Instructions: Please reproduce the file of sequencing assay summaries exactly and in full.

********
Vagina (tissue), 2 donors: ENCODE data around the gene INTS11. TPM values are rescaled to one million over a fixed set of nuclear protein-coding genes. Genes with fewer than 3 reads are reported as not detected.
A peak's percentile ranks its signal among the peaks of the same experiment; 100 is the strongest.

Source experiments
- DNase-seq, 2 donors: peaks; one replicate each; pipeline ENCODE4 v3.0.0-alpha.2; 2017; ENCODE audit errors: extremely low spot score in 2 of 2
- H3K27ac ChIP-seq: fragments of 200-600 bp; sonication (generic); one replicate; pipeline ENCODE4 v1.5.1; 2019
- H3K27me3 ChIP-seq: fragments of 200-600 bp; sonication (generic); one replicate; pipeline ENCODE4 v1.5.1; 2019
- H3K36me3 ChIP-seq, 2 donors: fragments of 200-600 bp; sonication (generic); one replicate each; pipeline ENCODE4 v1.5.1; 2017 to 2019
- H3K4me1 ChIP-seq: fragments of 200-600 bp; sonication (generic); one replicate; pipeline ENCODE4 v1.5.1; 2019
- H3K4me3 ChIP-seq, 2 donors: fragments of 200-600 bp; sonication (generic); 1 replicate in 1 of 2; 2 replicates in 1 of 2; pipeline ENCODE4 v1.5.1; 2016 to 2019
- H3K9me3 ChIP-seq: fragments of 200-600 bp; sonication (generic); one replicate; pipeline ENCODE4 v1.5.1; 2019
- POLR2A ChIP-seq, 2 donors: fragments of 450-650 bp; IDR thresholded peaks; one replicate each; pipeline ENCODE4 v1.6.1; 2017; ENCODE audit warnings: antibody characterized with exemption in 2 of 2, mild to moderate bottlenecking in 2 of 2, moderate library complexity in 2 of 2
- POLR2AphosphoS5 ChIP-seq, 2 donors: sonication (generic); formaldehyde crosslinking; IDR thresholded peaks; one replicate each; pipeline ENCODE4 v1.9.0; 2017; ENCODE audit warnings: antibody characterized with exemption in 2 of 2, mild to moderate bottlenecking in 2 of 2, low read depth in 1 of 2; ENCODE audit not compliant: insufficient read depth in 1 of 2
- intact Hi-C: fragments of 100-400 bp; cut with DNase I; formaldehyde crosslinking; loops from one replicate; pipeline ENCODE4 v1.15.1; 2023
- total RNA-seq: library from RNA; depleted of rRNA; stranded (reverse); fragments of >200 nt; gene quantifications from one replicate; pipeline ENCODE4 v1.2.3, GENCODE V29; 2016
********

Vagina (tissue), 2 donors: ENCODE data around the gene INTS11. TPM values are rescaled to one million over a fixed set of nuclear protein-coding genes. Genes with fewer than 3 reads are reported as not detected.
A peak's percentile ranks its signal among the peaks of the same experiment; 100 is the strongest.

Source experiments
- DNase-seq, 2 donors: peaks; one replicate each; pipeline ENCODE4 v3.0.0-alpha.2; 2017; ENCODE audit errors: extremely low spot score in 2 of 2
- H3K27ac ChIP-seq: fragments of 200-600 bp; sonication (generic); one replicate; pipeline ENCODE4 v1.5.1; 2019
- H3K27me3 ChIP-seq: fragments of 200-600 bp; sonication (generic); one replicate; pipeline ENCODE4 v1.5.1; 2019
- H3K36me3 ChIP-seq, 2 donors: fragments of 200-600 bp; sonication (generic); one replicate each; pipeline ENCODE4 v1.5.1; 2017 to 2019
- H3K4me1 ChIP-seq: fragments of 200-600 bp; sonication (generic); one replicate; pipeline ENCODE4 v1.5.1; 2019
- H3K4me3 ChIP-seq, 2 donors: fragments of 200-600 bp; sonication (generic); 1 replicate in 1 of 2; 2 replicates in 1 of 2; pipeline ENCODE4 v1.5.1; 2016 to 2019
- H3K9me3 ChIP-seq: fragments of 200-600 bp; sonication (generic); one replicate; pipeline ENCODE4 v1.5.1; 2019
- POLR2A ChIP-seq, 2 donors: fragments of 450-650 bp; IDR thresholded peaks; one replicate each; pipeline ENCODE4 v1.6.1; 2017; ENCODE audit warnings: antibody characterized with exemption in 2 of 2, mild to moderate bottlenecking in 2 of 2, moderate library complexity in 2 of 2
- POLR2AphosphoS5 ChIP-seq, 2 donors: sonication (generic); formaldehyde crosslinking; IDR thresholded peaks; one replicate each; pipeline ENCODE4 v1.9.0; 2017; ENCODE audit warnings: antibody characterized with exemption in 2 of 2, mild to moderate bottlenecking in 2 of 2, low read depth in 1 of 2; ENCODE audit not compliant: insufficient read depth in 1 of 2
- intact Hi-C: fragments of 100-400 bp; cut with DNase I; formaldehyde crosslinking; loops from one replicate; pipeline ENCODE4 v1.15.1; 2023
- total RNA-seq: library from RNA; depleted of rRNA; stranded (reverse); fragments of >200 nt; gene quantifications from one replicate; pipeline ENCODE4 v1.2.3, GENCODE V29; 2016